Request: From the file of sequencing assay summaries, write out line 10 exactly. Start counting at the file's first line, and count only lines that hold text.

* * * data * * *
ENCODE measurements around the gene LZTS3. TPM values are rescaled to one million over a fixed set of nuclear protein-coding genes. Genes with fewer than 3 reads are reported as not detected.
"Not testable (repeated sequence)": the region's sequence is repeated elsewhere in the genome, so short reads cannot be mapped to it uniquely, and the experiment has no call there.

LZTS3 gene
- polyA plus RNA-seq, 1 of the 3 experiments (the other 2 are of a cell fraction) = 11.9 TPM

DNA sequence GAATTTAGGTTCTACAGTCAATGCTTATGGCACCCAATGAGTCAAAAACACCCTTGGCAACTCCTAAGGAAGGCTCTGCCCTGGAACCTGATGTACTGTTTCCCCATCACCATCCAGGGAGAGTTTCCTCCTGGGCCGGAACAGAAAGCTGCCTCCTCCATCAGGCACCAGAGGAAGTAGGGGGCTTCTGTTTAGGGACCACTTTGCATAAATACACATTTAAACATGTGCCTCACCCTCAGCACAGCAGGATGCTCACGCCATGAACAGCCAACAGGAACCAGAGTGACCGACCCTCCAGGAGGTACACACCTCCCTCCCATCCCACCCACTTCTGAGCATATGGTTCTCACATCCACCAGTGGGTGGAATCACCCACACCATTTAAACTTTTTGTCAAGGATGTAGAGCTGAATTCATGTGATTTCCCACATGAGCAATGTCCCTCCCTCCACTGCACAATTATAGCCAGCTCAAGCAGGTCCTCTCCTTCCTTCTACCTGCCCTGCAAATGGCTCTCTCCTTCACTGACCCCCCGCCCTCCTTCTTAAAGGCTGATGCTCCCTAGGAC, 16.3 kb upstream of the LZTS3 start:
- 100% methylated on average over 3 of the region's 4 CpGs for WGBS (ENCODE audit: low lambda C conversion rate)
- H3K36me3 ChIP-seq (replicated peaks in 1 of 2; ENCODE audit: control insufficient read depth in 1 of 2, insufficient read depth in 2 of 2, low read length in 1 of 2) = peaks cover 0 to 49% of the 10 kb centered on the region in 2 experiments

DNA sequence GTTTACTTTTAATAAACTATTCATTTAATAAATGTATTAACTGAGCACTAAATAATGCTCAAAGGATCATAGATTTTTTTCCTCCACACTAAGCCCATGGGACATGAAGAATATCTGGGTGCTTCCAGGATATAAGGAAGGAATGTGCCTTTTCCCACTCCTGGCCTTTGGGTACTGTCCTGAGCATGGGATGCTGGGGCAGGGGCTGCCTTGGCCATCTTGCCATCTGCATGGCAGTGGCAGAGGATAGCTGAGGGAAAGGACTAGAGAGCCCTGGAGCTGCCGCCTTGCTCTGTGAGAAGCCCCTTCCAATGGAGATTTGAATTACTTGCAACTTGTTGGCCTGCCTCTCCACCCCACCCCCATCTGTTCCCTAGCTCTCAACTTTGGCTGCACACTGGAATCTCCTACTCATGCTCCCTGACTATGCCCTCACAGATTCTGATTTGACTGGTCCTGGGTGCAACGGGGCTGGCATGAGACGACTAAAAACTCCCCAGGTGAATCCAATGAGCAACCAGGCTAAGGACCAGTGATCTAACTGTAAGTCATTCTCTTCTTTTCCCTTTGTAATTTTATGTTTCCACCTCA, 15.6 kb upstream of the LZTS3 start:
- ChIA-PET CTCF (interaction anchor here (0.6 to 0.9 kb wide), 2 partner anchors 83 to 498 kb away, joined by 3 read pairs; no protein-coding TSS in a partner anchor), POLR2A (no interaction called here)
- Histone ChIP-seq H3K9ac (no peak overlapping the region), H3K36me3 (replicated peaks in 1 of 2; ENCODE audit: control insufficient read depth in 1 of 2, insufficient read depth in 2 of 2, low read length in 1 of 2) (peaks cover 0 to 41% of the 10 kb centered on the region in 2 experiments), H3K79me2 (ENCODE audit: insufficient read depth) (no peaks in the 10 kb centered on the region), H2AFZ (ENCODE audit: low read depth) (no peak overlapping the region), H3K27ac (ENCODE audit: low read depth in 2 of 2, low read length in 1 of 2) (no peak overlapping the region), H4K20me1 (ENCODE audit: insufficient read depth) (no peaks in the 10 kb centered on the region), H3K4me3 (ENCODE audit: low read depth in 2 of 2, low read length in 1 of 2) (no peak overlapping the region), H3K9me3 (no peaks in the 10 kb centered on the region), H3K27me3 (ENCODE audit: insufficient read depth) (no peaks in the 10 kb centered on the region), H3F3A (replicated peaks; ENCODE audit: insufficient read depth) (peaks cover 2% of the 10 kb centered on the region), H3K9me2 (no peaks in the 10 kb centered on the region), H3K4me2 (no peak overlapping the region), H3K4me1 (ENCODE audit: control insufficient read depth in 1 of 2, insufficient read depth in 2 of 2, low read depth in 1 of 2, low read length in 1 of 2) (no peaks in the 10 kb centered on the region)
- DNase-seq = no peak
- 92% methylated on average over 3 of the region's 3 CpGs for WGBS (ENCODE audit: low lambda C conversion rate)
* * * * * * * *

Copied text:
- Histone ChIP-seq H3K9ac (no peak overlapping the region), H3K36me3 (replicated peaks in 1 of 2; ENCODE audit: control insufficient read depth in 1 of 2, insufficient read depth in 2 of 2, low read length in 1 of 2) (peaks cover 0 to 41% of the 10 kb centered on the region in 2 experiments), H3K79me2 (ENCODE audit: insufficient read depth) (no peaks in the 10 kb centered on the region), H2AFZ (ENCODE audit: low read depth) (no peak overlapping the region), H3K27ac (ENCODE audit: low read depth in 2 of 2, low read length in 1 of 2) (no peak overlapping the region), H4K20me1 (ENCODE audit: insufficient read depth) (no peaks in the 10 kb centered on the region), H3K4me3 (ENCODE audit: low read depth in 2 of 2, low read length in 1 of 2) (no peak overlapping the region), H3K9me3 (no peaks in the 10 kb centered on the region), H3K27me3 (ENCODE audit: insufficient read depth) (no peaks in the 10 kb centered on the region), H3F3A (replicated peaks; ENCODE audit: insufficient read depth) (peaks cover 2% of the 10 kb centered on the region), H3K9me2 (no peaks in the 10 kb centered on the region), H3K4me2 (no peak overlapping the region), H3K4me1 (ENCODE audit: control insufficient read depth in 1 of 2, insufficient read depth in 2 of 2, low read depth in 1 of 2, low read length in 1 of 2) (no peaks in the 10 kb centered on the region)